Look at these Edward Hopper paintings and notice how he employs liminal space to create a feeling of isolation. The gas station is nowhere and everywhere at the same time. The anonymous spaces of the automat and the movie theater are at once familiar and unfamiliar. You are never quite sure where you are in a Hopper painting, it looks like somewhere you know, and yet it has a dreamlike quality.

Surrealists Giorgio de Chirico and Salvador Dali use recognizable touchstones and landmarks in a space usually devoid of humans. Rene Magritte is another artist whose subliminal spaces feel dreamlike as their features are recognizable to the conscious mind but not quite understood by it.

Surrealists Giorgio de Chirico and Salvador Dali use recognizable touchstones and landmarks in a space usually devoid of humans. Rene Magritte is another artist whose subliminal spaces feel dreamlike as their features are recognizable to the conscious mind but not quite understood by it.

Hanging out in a liminal space is one of the greatest pleasures of creating abstract art. Creating art this way reverses the creative process by engaging the subconscious mind first and employing the problem-solving, conscious brain at the end.

Nonrepresentational abstract art starts with a white space where all possibilities are present and nothing is planned. The artist begins making marks and then stopping for extended periods of looking to see what wants to come forth on the canvas.

The canvas or paper becomes a transitional/liminal space where nothing exists for a long period of time until the series of marks, swipes, and splashes eventually resolve into a painting. 

This process is the antithesis of planning and preparing and that is what makes it so rewarding. The artist must fully engage both sides of the brain. The loose experimental creative side begins the dance and the controlling, organizing side responds. It feels risky, dangerous, and playful all at the same time.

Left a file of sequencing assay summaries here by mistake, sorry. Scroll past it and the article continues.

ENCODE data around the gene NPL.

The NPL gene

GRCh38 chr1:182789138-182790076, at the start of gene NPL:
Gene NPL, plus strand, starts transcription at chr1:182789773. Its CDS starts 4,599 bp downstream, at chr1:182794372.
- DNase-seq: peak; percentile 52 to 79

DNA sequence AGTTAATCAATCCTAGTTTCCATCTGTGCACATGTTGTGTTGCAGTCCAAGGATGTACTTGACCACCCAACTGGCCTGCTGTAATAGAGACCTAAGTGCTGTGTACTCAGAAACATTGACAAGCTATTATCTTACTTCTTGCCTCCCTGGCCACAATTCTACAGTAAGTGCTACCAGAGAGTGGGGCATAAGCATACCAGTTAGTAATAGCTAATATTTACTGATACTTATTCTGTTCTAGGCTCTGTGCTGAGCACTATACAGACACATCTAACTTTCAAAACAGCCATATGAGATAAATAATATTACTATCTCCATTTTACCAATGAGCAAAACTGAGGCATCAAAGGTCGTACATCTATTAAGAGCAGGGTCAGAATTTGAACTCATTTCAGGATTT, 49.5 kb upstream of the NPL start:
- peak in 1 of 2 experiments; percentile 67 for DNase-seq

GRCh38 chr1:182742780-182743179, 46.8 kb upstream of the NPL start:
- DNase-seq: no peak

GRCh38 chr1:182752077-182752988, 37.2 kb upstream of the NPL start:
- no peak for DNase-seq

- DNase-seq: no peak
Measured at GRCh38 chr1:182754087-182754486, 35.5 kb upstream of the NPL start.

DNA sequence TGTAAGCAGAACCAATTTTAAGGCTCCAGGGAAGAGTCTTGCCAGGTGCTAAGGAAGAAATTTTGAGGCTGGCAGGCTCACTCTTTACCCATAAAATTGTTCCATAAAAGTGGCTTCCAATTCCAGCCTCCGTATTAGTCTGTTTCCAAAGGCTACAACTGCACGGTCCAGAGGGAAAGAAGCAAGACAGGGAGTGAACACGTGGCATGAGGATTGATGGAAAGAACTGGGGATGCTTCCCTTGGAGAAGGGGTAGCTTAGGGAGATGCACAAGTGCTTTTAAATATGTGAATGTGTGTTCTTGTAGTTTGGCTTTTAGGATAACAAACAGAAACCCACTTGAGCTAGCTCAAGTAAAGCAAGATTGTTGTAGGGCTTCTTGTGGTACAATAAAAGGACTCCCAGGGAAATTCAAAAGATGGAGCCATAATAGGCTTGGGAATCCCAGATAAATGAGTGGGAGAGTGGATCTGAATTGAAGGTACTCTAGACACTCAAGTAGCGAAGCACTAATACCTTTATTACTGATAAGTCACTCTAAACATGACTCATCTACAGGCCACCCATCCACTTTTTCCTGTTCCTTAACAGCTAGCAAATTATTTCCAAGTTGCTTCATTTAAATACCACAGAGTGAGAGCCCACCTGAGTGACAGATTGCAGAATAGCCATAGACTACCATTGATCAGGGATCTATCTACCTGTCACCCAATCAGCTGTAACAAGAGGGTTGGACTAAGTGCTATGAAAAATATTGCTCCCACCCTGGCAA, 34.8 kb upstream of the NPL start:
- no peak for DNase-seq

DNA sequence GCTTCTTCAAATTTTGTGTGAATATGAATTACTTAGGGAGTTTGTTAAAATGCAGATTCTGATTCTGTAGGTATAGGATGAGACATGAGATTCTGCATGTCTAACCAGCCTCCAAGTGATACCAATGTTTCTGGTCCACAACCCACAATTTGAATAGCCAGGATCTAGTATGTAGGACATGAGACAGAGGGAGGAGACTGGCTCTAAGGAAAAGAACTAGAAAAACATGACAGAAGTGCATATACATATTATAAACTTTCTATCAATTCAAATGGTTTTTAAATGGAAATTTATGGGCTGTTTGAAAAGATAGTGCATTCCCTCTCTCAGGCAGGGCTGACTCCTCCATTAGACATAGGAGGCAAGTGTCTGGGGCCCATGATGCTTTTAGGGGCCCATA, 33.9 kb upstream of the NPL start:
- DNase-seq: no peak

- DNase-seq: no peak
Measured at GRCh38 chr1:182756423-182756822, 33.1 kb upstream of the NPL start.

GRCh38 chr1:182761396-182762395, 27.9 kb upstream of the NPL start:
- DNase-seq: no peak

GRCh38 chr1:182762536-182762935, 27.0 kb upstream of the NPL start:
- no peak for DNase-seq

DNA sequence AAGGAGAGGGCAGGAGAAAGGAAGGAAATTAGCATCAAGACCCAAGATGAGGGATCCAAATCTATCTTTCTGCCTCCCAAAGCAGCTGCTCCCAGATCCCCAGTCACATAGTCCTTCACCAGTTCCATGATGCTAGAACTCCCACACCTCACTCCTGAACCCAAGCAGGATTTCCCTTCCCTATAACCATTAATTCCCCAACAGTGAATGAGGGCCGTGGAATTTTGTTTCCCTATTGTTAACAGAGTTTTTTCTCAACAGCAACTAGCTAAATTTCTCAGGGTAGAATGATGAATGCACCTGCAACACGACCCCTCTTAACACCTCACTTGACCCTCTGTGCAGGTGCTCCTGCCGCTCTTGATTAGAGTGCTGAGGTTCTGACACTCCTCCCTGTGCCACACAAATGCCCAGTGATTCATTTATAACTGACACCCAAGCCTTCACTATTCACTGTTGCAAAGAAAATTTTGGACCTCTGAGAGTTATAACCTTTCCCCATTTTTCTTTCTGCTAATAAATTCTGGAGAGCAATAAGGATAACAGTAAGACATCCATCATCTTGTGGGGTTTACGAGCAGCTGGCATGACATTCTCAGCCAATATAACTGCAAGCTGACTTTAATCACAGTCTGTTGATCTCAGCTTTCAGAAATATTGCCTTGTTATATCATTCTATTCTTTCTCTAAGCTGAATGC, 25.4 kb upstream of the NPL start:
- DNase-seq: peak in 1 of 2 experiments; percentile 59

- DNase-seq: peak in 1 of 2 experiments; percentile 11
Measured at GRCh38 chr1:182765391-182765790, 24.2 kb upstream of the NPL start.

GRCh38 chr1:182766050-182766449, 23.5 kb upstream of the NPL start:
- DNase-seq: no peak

The creation of anything new begins with the disruption of the existing order.  The known self you recreate from your daily habits and routines has to disappear for a new transformation to appear.

I used the month of June to create a liminal space of rest and healing for myself. My active creative self paused the busy-ness and spent the month in introspection, sleep, reading, watching romance movies, and collecting mangoes… I’ll be back out in the world in July, visiting Washington, DC, for a Joe Dispenza transformational retreat and bringing my newest paintings to the Old Sculpin Gallery on Martha’s Vineyard. If you plan to be in either place in July please reach out and let’s get together for coffee and a gallery tour.

Whether you’re an established artist seeking new horizons or a budding creative looking to elevate your work I hope I have given you some doorways you can use to access your expanded artistic potential. Should you find yourself in a liminal space consider the importance of appreciating the present moment in relation to where you have been and where you are going. If you would like my mentorship, guidance, and advice in exploring your own artistic path please reach out to me. It makes me happy to share my insights and my knowledge with you.

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 I welcome the opportunity for connection, conversation, cooperation, collaboration, and commissions. 

With Light and Delight